Augmented Reality is in its early stage, we are at the beginning of its evolution. However, once it matures, this will become a killer new interface in customer interactions. Image the possibilities of on the go personalised content, augmented promotions, how digital reviews could become part of the offline world and so on.

The West is now the copycat

We’ve known for a while now that China has overcome its copycat years and is now one of the world’s forerunners in (technological) innovation, especially in artificial intelligence. But the last year has shown us that China is no longer content to keep to its boundaries and is steadily entering the Western market as well. Out of ‘nowhere’, Meituan Dianping, for instance, topped the FastCompany’s most innovative companies list. We can learn a lot from the company’s uncompromising obsession with convenience. Western companies often still expect customers to adapt to their delivery schedule while Meituan Dianping completely adapts delivery to its B2B and B2C customers, as it should be. And then there’s the unending victory march of Bytedance’s TikTok which by now has 500 million active users worldwide, 41% of which are aged between 16 and 24 and they spend an average of 52 minutes per day on the app. That’s one big bite out of Facebook’s audience.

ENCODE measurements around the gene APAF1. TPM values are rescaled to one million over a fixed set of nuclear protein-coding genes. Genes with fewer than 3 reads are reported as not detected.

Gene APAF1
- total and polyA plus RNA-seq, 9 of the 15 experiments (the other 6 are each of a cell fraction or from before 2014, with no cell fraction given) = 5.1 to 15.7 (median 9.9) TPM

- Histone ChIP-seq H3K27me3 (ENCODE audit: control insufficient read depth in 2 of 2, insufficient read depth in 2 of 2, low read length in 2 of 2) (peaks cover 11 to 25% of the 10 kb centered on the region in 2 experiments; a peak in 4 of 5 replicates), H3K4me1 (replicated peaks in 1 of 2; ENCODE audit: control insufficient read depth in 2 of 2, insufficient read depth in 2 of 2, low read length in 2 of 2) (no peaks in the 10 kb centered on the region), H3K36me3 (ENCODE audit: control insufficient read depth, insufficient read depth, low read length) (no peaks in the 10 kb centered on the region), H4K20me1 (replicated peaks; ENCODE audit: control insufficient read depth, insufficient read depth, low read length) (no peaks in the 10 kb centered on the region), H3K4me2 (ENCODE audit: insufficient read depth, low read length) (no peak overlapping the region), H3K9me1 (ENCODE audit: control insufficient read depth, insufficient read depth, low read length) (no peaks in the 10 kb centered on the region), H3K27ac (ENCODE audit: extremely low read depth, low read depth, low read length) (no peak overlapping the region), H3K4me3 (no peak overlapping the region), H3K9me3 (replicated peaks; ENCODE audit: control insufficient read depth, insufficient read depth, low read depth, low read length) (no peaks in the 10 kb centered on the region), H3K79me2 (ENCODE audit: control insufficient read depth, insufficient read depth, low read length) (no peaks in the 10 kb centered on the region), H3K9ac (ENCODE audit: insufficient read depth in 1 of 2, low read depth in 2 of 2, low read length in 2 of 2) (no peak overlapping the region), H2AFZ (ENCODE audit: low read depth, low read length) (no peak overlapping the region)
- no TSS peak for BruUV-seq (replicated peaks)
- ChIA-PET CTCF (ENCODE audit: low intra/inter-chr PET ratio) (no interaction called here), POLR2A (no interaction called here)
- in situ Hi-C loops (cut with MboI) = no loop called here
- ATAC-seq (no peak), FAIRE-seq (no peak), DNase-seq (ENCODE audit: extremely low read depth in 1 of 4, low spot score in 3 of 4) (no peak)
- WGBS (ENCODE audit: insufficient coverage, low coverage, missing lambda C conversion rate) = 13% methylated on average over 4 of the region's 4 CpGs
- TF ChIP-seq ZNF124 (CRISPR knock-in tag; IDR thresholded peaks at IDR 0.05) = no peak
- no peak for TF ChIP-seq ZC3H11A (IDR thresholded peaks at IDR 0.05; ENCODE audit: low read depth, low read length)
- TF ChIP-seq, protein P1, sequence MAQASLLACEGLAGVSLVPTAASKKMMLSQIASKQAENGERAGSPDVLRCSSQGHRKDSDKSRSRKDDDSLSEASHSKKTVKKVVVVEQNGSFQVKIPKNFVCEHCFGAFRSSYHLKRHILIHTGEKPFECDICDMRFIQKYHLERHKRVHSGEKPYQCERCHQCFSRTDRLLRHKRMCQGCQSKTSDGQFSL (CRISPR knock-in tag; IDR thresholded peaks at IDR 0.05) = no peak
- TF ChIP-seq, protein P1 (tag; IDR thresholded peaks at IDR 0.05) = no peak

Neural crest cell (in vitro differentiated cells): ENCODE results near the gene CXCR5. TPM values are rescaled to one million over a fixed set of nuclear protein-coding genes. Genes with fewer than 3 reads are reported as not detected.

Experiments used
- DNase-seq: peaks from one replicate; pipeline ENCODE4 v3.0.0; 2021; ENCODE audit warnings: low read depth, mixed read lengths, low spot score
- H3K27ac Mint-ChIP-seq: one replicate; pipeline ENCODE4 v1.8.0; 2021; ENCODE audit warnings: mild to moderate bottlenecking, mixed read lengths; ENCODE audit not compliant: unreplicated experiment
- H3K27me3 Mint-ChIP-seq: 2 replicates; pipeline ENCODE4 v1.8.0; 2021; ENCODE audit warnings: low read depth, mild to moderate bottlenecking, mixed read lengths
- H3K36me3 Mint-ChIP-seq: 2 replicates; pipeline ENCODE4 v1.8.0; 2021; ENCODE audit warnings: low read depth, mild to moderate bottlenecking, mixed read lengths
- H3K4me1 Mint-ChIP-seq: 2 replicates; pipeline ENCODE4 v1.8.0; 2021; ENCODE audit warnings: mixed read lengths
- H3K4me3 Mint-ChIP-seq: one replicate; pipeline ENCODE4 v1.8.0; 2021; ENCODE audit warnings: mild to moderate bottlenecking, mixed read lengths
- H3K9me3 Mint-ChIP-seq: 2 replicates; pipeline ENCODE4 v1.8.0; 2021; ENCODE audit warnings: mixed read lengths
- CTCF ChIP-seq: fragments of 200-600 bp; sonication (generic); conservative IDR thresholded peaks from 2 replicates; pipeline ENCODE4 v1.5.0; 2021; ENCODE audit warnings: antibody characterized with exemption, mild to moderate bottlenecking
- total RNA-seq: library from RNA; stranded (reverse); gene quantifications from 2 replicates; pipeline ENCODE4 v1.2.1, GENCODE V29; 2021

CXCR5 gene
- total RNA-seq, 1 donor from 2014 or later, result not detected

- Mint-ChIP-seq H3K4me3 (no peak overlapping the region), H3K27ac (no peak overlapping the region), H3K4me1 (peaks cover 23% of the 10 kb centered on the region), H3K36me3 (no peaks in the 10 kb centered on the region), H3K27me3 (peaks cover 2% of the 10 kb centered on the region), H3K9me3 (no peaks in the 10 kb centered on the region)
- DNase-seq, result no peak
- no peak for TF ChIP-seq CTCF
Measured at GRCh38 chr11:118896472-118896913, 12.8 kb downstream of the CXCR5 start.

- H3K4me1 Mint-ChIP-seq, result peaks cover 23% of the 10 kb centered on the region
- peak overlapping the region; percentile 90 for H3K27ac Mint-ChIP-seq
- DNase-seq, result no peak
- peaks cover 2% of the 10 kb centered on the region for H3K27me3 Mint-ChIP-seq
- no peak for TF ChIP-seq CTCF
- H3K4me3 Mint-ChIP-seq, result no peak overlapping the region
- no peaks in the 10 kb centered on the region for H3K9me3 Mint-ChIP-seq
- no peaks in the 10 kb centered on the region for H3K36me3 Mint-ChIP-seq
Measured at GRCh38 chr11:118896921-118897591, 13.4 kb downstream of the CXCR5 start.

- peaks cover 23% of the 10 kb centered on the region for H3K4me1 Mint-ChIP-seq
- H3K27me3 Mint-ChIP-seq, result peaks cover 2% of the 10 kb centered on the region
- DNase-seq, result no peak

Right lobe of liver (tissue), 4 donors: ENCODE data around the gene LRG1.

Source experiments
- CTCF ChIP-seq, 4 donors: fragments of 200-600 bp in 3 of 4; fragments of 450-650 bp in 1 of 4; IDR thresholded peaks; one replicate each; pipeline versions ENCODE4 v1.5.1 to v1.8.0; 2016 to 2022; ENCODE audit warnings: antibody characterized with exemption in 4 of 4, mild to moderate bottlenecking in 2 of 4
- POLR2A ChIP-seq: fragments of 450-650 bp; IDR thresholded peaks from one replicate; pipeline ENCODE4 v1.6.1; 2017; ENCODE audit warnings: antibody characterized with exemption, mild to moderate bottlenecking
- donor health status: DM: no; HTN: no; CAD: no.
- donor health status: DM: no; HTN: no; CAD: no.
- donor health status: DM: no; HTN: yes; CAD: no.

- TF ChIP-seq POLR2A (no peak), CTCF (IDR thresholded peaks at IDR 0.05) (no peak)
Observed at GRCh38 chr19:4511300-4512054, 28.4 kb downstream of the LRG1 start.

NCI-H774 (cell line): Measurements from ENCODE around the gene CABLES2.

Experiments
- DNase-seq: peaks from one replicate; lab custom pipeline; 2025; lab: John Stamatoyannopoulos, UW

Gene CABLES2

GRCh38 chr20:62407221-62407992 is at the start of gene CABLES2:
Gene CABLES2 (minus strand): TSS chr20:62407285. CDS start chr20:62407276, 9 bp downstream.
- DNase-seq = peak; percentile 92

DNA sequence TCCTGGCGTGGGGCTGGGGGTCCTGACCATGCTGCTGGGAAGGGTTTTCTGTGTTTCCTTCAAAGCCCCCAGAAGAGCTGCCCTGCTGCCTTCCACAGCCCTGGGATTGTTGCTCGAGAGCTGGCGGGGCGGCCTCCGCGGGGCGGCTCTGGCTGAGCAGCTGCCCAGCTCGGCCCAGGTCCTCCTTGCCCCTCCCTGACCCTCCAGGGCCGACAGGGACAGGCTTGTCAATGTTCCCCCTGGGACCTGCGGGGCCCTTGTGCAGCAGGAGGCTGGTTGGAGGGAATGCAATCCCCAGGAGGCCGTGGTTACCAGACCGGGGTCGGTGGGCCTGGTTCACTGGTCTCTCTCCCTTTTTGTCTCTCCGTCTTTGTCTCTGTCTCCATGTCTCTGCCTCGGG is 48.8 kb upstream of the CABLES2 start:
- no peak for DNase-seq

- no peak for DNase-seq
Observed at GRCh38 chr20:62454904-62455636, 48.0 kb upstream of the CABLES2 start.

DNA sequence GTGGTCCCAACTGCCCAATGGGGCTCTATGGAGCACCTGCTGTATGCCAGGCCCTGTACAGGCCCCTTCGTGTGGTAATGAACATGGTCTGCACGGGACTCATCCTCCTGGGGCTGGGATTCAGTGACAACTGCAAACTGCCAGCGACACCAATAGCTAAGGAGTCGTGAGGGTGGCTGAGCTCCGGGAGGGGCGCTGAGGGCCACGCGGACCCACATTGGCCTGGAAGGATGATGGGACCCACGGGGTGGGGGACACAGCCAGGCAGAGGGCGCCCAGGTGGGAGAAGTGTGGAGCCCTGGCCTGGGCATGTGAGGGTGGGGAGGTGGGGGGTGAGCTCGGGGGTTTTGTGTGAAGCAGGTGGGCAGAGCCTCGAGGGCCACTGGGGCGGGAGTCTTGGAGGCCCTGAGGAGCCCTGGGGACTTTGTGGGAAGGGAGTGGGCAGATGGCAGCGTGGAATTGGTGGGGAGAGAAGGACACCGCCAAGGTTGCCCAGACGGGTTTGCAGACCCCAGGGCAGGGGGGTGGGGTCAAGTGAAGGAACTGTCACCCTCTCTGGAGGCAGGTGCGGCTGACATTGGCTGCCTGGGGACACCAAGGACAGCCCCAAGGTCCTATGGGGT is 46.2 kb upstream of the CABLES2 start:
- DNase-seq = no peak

Professor Steven Van BelleghemAbout the author

Prof. Steven Van Belleghem is an expert in customer focus in the digital world. He’s is an award-winning author, and his book Customers The Day After Tomorrow is out now. Follow him on Twitter @StevenVBe, subscribe to his videos at www.youtube.com/stevenvanbelleghem or visit www.stevenvanbelleghem.com